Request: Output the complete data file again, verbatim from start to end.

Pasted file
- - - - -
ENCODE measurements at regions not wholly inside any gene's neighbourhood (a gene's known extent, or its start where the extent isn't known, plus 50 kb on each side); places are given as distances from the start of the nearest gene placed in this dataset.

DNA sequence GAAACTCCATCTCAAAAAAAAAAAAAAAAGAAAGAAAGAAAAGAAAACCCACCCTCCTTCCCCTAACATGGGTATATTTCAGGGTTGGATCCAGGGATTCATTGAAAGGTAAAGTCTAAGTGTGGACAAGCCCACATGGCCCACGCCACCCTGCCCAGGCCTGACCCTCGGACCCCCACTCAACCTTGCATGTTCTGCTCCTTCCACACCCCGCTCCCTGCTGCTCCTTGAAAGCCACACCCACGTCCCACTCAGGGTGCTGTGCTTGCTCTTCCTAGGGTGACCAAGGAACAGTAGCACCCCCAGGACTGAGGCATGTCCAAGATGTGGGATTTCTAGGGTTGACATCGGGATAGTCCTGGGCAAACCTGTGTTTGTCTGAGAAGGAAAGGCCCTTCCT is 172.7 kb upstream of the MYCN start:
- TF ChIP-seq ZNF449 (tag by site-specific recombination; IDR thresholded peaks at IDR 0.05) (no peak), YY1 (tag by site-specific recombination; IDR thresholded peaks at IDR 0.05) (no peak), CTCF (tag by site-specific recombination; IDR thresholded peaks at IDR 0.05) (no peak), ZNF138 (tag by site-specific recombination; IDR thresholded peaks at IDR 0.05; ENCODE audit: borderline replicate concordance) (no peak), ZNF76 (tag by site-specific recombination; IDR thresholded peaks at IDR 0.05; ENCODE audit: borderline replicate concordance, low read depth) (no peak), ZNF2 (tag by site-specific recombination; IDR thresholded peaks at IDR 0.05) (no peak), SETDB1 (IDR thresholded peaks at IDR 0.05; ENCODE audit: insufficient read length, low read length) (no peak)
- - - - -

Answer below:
ENCODE measurements at regions not wholly inside any gene's neighbourhood (a gene's known extent, or its start where the extent isn't known, plus 50 kb on each side); places are given as distances from the start of the nearest gene placed in this dataset.

DNA sequence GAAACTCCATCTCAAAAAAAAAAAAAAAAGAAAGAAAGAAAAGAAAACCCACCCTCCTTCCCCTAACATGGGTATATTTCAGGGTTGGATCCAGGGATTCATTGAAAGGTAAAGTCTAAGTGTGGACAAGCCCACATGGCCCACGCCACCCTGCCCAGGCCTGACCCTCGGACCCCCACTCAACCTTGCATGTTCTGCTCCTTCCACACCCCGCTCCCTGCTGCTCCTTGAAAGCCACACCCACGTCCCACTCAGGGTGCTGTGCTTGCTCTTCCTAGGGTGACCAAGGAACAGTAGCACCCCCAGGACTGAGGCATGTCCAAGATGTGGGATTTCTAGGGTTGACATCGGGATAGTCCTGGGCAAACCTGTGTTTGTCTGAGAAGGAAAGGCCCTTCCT is 172.7 kb upstream of the MYCN start:
- TF ChIP-seq ZNF449 (tag by site-specific recombination; IDR thresholded peaks at IDR 0.05) (no peak), YY1 (tag by site-specific recombination; IDR thresholded peaks at IDR 0.05) (no peak), CTCF (tag by site-specific recombination; IDR thresholded peaks at IDR 0.05) (no peak), ZNF138 (tag by site-specific recombination; IDR thresholded peaks at IDR 0.05; ENCODE audit: borderline replicate concordance) (no peak), ZNF76 (tag by site-specific recombination; IDR thresholded peaks at IDR 0.05; ENCODE audit: borderline replicate concordance, low read depth) (no peak), ZNF2 (tag by site-specific recombination; IDR thresholded peaks at IDR 0.05) (no peak), SETDB1 (IDR thresholded peaks at IDR 0.05; ENCODE audit: insufficient read length, low read length) (no peak)